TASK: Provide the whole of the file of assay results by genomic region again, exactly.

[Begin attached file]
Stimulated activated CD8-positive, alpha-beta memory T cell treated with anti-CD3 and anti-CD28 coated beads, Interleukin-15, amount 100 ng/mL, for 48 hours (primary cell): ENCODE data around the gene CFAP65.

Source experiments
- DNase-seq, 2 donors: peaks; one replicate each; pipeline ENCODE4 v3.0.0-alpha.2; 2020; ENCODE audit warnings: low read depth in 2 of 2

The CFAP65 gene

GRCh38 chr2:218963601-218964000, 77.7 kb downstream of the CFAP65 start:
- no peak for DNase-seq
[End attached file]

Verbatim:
Stimulated activated CD8-positive, alpha-beta memory T cell treated with anti-CD3 and anti-CD28 coated beads, Interleukin-15, amount 100 ng/mL, for 48 hours (primary cell): ENCODE data around the gene CFAP65.

Source experiments
- DNase-seq, 2 donors: peaks; one replicate each; pipeline ENCODE4 v3.0.0-alpha.2; 2020; ENCODE audit warnings: low read depth in 2 of 2

The CFAP65 gene

GRCh38 chr2:218963601-218964000, 77.7 kb downstream of the CFAP65 start:
- no peak for DNase-seq